This is a crucial budget cycle for Mayor Bill Finch in the worst economy (for most of us) in our lifetime.
I harp on the budget because mayors generally live and die by their budgets. In a few weeks the mayor’s proposed budget goes to the Bridgeport City Council with major wage and benefit concessions achieved from municipal unions which makes budgeting this cycle not as large a leap of faith as last year when he budgeted givebacks that had not already been ironed out.
This cycle is still extraordinarily fragile given the economic conditions and a state legislature working its way through Governor Rell’s proposed budget. The budget that Finch submits will likely be tweaked by the council based on actions in Hartford. The council will not set the final mil rate until June. The new budget year begins July 1.
The mayor doesn’t want to get sacked with two consecutive likewise tax hikes because the mayor’s zero-wage-increase trade-off with unions provides sizable pay increases in the outer years as he heads toward reelection in 2011.
Several Bridgeport mayors in recent history were bounced by voters even though they did not raise taxes in an election year. John Mandanici, Lenny Paoletta and Tom Bucci were all defeated in years they did not raise taxes. Mandy had major political problems, particularly with the black community that led to his defeat. In the case of Paoletta and Bucci they had already taxed the electorate beyond their breaking point.
Revaluation kicking in places an added wrinkle for Finch. The mil rate will come down, but by how much? Some homeowners will be happy, some not based on the new assessed values of homes.
Best Of Bridgeport
A lot going on in the city this week led by SportsFest. Big-time NCAA hockey comes to the city: Yale, Air Force, Michigan & Vermont. Who says those elitists from New Haven are sports wimps? Shoot, between hockey and Skull & Bones they’re tough enough for me.
We’re launching a new feature today on OIB called The Best of Bridgeport. Why? Why not! Each week, we’ll profile a community leader, an unsung hero, a destination point, a tourist attraction, a restaurant. And I’m looking forward to your suggestions. Post them here or send me an email.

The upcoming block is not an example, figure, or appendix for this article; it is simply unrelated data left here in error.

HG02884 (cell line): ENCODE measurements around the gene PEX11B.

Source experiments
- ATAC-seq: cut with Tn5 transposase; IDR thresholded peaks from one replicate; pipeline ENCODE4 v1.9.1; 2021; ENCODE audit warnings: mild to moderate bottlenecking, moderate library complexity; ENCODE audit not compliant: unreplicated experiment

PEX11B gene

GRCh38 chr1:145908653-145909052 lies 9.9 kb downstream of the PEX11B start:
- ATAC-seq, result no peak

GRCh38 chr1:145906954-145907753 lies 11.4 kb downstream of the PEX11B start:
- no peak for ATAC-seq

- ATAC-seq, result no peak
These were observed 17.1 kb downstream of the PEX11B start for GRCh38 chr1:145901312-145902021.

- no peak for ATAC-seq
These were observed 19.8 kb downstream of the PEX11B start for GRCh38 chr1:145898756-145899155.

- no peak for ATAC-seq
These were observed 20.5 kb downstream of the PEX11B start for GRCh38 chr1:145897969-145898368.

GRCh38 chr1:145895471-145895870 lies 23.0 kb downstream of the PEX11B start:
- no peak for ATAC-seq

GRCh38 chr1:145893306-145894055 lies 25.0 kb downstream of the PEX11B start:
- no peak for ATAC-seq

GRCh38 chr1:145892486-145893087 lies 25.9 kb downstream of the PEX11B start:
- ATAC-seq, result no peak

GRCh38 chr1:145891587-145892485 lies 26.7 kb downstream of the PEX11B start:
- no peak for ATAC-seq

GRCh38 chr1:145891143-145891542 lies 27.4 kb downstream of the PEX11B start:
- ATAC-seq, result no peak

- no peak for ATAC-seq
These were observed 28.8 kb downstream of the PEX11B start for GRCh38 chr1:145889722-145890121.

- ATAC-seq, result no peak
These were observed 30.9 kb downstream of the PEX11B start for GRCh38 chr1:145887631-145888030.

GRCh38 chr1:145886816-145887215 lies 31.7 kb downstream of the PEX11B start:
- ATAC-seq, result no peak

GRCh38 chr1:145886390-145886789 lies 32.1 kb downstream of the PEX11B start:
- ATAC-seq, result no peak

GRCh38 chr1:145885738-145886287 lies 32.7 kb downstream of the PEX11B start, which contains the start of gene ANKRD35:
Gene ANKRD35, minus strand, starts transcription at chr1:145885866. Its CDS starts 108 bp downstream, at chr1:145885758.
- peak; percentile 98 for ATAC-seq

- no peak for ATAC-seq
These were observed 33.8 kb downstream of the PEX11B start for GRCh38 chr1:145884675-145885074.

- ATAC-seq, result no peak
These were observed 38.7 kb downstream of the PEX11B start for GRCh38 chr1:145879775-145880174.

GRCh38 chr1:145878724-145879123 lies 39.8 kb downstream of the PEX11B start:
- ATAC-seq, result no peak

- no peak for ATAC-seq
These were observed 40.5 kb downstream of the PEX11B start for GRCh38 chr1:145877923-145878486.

Bridgeport is loaded with amazing folk. Let’s spread the word. First up … Zoo Director Gregg Dancho.
When I was a snot-nosed kid working for Mayor Tom Bucci in 1985 I got to know Gregg Dancho. Gregg was a guy on a mission. He wanted the Beardsley Zoo, today called Connecticut’s Beardsley Zoo, crowned by the national organization that conveys accreditation on zoos and aquariums.
Such a designation does not come easy, especially when the state’s only zoo is financially challenged. The place must be clean and staff must hold a level of expertise with conditions unquestionably safe for patrons. That means a monkey cannot run free and rip someone to pieces.
The zoo earned national accreditation in 1986, and with it lots of respect and lots more visitors; and it wouldn’t have happened without Dancho. Long ago, with the help of the Connecticut Zoological Society, the zoo’s governing board, a decision was made to focus exhibits on North and South America, with a smattering of exhibits such as the tigers that help drive people through the gates. Gregg is a prince of a guy, accessible, always engaged, great with school groups.
He understands that the zoo is only as good as its customers and relationships. Every year is a battle financially to keep the zoo staffed and modern. But the improvements keep on coming. One of the items on Gregg’s plate is the creation of a jaguar exhibit.
And the thing about Gregg I really like is his tolerance for my stupid curiosities–basically they’re bar-fight questions–such as hey Gregg, if a tiger and lion square off, who wins? Gregg would say a tiger, with a complete explanation. Yeah, baby, a tiger in your tank. Hey Gregg, what about a fight between a tiger and a polar bear?
Gregg Dancho, the Best of Bridgeport.
Yo Gregg, what’s that you’re holding? What City Council member could that be in an earlier life?
Two OIB friends from Black Rock, Bruce Hubler and Mary-Jane Foster, have joined the board of the Fairfield County Community Foundation which supports a number of educational and social services causes in the city. www.fccfoundation.org.
Mary-Jane, co-founder of the Bridgeport Bluefish, and graduate of Quinnipiac University School of Law, was an original member of the Fund for Women and Girls Advisory Board, a sub-fund of FCCF that supported affordable housing initiatives in the city and programs for girls such as Ralphola Taylor Center, Center for Women and Families as well as summer science programs at Housatonic Community College.
Bruce served as corporate senior vice president and an executive officer at Dun & Bradstreet Corporation. A graduate of the University of Bridgeport, Bruce earned his M.A. degree from Fairfield University and M.B.A. from the Columbia University Graduate School of Business. Bruce has also served on a variety of local nonprofit boards such as the Discovery Museum, St. Vincent’s Hospital Foundation and the Burroughs Community Center.